PRESS RELEASE - August 29, 2003
New Mexico State Department
of Education

300 Don Gaspar
Santa Fe, NM 87501-2786

Ruth Williams
Public Outreach Director
(505) 476-0393

SBE Adopts New Science Standards, Licensure Regulations Needed to Implement Three-Tiered Licensure

(Santa Fe, NM)--The New Mexico State Board of Education (SBE) voted unanimously today in Santa Fe to adopt new science standards that are being called “truly excellent,” “clearly among the best in the nation, if not the best” and “an accurate representation of the best science” by leading science organizations and experts and to adopt changes to 15 licensure regulations that will provide for the implementation of three-tiered licensure in New Mexico.

“The SBE’s action today sends a resounding message that it is serious about education reform in New Mexico,” said State Superintendent of Public Instruction Michael J. Davis. “Its vote for the licensure changes is a celebration of teaching in New Mexico. And by approving the science standards without further modification, it has virtually guaranteed that New Mexico’s science standards will be among the best in the nation.”

Through adoption of the licensure rule changes, the SBE aligned the state’s licensure regulations with the “highly qualified” teacher requirements of the federal No Child Left Behind (NCLB) Act. Further, the new minimum salaries for three-tiered licensure provided for in HB 212 of 2003, Public School Reform, could not take effect until the SBE adopted increased competencies and a High Objective Uniform Standard of Evaluation (HOUSE) for each licensure level.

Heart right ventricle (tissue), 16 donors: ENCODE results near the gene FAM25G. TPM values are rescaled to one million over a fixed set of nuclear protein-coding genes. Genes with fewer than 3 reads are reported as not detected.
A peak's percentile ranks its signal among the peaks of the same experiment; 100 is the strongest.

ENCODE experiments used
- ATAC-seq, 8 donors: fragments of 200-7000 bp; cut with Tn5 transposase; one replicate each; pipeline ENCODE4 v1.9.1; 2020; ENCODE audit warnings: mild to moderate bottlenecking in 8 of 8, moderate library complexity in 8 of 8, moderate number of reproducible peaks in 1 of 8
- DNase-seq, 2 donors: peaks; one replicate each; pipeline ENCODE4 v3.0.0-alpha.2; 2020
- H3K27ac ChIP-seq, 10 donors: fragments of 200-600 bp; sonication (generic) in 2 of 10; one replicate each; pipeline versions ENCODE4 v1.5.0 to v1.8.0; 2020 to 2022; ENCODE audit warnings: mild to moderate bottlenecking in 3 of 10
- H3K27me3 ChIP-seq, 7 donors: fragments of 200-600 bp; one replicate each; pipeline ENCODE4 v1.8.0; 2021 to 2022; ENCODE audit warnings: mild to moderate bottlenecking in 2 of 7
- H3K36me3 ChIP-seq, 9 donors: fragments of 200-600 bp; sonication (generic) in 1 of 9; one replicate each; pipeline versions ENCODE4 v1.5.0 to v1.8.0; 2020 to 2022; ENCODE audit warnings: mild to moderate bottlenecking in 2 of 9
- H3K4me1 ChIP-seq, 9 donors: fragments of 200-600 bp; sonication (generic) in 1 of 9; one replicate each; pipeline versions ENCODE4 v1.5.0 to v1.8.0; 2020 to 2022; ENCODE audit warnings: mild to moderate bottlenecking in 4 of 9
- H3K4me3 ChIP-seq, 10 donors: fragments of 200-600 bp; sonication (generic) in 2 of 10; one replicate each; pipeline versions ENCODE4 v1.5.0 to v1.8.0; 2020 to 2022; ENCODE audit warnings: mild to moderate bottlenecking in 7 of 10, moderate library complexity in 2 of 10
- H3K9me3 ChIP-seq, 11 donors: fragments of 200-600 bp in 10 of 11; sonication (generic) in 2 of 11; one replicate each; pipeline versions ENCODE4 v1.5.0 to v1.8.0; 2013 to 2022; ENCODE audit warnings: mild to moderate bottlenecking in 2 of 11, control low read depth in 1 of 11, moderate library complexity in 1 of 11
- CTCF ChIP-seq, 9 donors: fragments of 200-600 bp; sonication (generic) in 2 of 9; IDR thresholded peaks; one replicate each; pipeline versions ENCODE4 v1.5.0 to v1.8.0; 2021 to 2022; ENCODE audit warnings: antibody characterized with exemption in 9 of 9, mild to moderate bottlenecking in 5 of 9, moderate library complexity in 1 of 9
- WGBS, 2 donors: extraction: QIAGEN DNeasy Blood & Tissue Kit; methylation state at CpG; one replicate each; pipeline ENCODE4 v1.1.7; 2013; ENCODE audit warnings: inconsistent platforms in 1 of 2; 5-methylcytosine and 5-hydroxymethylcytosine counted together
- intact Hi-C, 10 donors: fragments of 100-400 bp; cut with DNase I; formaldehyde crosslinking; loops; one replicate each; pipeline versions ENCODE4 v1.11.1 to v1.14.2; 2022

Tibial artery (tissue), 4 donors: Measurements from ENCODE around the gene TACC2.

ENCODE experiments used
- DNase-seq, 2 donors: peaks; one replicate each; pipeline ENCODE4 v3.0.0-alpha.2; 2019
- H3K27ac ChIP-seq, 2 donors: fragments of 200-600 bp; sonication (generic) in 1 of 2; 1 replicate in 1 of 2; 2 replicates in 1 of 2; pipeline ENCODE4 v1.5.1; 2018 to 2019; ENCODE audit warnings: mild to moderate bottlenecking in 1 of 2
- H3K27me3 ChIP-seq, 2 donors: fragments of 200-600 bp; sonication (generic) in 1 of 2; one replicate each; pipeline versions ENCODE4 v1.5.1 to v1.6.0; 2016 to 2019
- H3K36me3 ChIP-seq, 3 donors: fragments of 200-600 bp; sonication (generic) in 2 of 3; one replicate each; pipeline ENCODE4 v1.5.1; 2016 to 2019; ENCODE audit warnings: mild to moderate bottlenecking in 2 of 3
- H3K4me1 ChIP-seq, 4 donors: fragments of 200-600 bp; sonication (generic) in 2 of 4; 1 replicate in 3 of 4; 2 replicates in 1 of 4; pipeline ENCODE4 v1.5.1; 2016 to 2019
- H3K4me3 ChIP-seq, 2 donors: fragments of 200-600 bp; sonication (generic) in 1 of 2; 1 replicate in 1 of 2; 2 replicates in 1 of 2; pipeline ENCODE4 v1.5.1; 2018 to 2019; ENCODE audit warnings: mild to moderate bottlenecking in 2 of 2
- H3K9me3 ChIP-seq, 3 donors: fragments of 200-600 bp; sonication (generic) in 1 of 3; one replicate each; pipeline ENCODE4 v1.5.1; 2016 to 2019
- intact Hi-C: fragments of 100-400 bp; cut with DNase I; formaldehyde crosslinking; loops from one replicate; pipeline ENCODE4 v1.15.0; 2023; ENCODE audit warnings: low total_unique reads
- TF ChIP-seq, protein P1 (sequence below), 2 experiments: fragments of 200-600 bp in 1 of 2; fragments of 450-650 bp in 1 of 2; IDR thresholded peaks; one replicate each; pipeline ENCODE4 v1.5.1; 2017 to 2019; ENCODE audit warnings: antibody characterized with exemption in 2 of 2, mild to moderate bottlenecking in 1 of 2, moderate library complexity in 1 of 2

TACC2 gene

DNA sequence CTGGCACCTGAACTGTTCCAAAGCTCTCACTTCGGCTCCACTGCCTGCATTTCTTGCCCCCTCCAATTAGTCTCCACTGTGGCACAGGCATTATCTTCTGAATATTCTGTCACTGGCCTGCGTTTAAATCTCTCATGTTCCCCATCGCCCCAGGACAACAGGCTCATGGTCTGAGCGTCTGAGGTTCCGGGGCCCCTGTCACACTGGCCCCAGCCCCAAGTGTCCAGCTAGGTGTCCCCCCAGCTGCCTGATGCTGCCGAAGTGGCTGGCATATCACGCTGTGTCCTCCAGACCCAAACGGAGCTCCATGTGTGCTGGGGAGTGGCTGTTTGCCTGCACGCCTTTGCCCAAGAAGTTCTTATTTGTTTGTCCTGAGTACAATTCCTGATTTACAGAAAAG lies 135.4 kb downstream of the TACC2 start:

The SBE also unanimously adopted a rule providing for certification in native language and culture and a Memorandum of Understanding (MOU) with the Jicarilla Apache Tribe to implement its Native Language and Culture Program. Speaking in favor of the MOU, tribal member Irvin Phone, of Dulce, said, “I really appreciate what you guys are doing here. It does my heart good.” He noted that some tribes have lost their language and the new certification will help in preserving native languages.

Through approved MOUs, tribal groups will determine how they will establish tribal competencies and verify the language proficiency of tribal members teaching their language in public schools.

The SBE approved the Collaborative Program for Bilingual Endorsement in Navajo at New Mexico Highlands University, the University of New Mexico and Diné College and a proposed regulation for the identification of persistently dangerous schools for public comment. It tabled reconsideration of its positions on the constitutional amendments on governance and the Permanent School Fund which will be voted on during a special election on September 23, 2003.